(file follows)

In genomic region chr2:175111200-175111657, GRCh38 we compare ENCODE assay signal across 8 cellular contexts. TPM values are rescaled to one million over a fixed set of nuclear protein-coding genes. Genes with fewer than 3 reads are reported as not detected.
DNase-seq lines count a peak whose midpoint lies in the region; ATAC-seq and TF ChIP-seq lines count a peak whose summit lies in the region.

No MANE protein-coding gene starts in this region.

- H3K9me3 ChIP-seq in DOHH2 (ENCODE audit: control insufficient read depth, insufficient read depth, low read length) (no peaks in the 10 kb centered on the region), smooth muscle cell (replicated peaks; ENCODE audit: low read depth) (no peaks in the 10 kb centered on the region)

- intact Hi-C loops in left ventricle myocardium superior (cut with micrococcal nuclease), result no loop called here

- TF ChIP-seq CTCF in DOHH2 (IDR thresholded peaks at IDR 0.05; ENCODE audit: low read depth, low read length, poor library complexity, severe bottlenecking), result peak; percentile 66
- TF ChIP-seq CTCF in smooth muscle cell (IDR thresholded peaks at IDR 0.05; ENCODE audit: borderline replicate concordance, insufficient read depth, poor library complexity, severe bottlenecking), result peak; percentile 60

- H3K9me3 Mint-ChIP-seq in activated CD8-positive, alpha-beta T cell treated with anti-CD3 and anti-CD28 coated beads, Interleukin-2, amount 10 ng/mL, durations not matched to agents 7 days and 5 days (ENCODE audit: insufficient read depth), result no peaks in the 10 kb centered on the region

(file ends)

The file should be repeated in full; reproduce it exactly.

In genomic region chr2:175111200-175111657, GRCh38 we compare ENCODE assay signal across 8 cellular contexts. TPM values are rescaled to one million over a fixed set of nuclear protein-coding genes. Genes with fewer than 3 reads are reported as not detected.
DNase-seq lines count a peak whose midpoint lies in the region; ATAC-seq and TF ChIP-seq lines count a peak whose summit lies in the region.

No MANE protein-coding gene starts in this region.

- H3K9me3 ChIP-seq in DOHH2 (ENCODE audit: control insufficient read depth, insufficient read depth, low read length) (no peaks in the 10 kb centered on the region), smooth muscle cell (replicated peaks; ENCODE audit: low read depth) (no peaks in the 10 kb centered on the region)

- intact Hi-C loops in left ventricle myocardium superior (cut with micrococcal nuclease), result no loop called here

- TF ChIP-seq CTCF in DOHH2 (IDR thresholded peaks at IDR 0.05; ENCODE audit: low read depth, low read length, poor library complexity, severe bottlenecking), result peak; percentile 66
- TF ChIP-seq CTCF in smooth muscle cell (IDR thresholded peaks at IDR 0.05; ENCODE audit: borderline replicate concordance, insufficient read depth, poor library complexity, severe bottlenecking), result peak; percentile 60

- H3K9me3 Mint-ChIP-seq in activated CD8-positive, alpha-beta T cell treated with anti-CD3 and anti-CD28 coated beads, Interleukin-2, amount 10 ng/mL, durations not matched to agents 7 days and 5 days (ENCODE audit: insufficient read depth), result no peaks in the 10 kb centered on the region